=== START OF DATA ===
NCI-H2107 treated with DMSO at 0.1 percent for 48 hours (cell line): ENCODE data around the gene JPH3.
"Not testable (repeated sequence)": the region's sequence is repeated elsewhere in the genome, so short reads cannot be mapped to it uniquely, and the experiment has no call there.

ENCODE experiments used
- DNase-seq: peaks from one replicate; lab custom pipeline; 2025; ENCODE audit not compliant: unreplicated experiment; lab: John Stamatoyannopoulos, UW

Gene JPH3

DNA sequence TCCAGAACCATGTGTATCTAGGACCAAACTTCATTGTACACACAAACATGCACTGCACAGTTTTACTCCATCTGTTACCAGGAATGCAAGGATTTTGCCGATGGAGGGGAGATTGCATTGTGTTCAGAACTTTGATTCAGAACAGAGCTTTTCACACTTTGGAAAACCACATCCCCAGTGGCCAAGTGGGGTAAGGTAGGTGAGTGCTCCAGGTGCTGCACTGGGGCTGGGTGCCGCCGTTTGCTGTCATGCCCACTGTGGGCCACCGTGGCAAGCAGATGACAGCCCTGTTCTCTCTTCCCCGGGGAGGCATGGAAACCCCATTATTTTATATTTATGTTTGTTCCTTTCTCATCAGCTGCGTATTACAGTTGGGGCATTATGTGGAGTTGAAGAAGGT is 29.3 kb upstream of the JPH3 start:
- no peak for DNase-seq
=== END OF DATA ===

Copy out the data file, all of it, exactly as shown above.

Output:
NCI-H2107 treated with DMSO at 0.1 percent for 48 hours (cell line): ENCODE data around the gene JPH3.
"Not testable (repeated sequence)": the region's sequence is repeated elsewhere in the genome, so short reads cannot be mapped to it uniquely, and the experiment has no call there.

ENCODE experiments used
- DNase-seq: peaks from one replicate; lab custom pipeline; 2025; ENCODE audit not compliant: unreplicated experiment; lab: John Stamatoyannopoulos, UW

Gene JPH3

DNA sequence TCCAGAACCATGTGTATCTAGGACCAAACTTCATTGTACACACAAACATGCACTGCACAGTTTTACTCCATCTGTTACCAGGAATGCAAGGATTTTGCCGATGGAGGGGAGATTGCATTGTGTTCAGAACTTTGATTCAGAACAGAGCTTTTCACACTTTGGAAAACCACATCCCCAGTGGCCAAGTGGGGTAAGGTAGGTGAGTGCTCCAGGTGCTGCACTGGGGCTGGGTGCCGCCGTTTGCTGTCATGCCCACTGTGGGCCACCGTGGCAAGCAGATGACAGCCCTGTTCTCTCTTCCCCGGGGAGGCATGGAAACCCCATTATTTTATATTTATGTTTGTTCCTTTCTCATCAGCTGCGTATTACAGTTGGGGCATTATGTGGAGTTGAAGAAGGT is 29.3 kb upstream of the JPH3 start:
- no peak for DNase-seq